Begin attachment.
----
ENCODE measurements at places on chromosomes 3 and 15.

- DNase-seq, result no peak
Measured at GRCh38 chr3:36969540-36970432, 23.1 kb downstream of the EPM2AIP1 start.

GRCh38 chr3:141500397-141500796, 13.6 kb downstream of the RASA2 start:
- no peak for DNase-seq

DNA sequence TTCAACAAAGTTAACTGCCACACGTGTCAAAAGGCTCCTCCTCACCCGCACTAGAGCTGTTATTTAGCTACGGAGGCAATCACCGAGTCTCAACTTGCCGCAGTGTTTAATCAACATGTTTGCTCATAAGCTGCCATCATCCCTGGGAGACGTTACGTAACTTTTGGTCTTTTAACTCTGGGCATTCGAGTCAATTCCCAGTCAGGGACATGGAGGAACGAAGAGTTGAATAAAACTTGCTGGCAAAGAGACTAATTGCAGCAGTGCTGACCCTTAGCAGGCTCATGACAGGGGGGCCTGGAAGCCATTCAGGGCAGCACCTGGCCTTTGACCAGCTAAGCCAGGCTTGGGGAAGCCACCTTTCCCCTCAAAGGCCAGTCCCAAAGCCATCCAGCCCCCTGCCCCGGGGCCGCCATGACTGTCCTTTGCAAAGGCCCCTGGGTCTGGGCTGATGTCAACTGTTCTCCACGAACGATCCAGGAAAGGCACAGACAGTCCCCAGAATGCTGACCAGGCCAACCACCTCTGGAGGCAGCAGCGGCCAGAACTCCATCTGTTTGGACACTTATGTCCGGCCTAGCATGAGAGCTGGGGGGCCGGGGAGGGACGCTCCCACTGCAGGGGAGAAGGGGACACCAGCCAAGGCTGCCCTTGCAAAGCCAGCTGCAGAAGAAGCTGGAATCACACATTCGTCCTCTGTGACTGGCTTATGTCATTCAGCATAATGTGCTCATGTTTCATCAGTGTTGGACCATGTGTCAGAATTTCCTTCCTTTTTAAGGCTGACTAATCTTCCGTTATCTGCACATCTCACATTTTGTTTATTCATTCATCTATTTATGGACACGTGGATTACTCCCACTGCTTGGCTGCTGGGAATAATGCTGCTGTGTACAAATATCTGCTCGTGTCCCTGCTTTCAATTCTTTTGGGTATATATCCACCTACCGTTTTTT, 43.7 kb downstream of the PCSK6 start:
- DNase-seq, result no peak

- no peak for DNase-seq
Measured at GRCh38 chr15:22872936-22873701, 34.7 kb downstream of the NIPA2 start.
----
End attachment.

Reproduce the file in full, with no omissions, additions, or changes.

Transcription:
ENCODE measurements at places on chromosomes 3 and 15.

- DNase-seq, result no peak
Measured at GRCh38 chr3:36969540-36970432, 23.1 kb downstream of the EPM2AIP1 start.

GRCh38 chr3:141500397-141500796, 13.6 kb downstream of the RASA2 start:
- no peak for DNase-seq

DNA sequence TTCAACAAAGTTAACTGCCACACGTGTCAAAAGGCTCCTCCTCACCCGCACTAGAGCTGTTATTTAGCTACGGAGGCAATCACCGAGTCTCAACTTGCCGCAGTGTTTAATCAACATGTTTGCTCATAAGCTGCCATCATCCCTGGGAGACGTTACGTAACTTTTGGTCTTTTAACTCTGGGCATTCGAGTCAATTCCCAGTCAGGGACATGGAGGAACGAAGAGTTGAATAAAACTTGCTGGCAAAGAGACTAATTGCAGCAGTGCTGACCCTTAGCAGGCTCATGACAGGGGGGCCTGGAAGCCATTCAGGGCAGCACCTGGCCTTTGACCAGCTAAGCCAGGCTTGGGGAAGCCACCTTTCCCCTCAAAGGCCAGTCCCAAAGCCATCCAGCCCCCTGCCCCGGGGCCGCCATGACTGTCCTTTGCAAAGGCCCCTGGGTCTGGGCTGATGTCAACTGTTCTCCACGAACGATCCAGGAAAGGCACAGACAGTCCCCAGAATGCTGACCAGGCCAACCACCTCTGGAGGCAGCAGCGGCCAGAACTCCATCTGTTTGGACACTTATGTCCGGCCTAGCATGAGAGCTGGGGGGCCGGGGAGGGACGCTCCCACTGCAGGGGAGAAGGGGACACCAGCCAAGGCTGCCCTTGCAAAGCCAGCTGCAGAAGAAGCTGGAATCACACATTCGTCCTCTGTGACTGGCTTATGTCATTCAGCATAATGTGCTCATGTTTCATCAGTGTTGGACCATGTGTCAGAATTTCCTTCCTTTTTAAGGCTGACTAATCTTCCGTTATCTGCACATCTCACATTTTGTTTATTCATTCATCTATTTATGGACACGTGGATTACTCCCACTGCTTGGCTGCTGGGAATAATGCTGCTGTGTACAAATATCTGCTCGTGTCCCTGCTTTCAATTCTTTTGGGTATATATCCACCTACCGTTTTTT, 43.7 kb downstream of the PCSK6 start:
- DNase-seq, result no peak

- no peak for DNase-seq
Measured at GRCh38 chr15:22872936-22873701, 34.7 kb downstream of the NIPA2 start.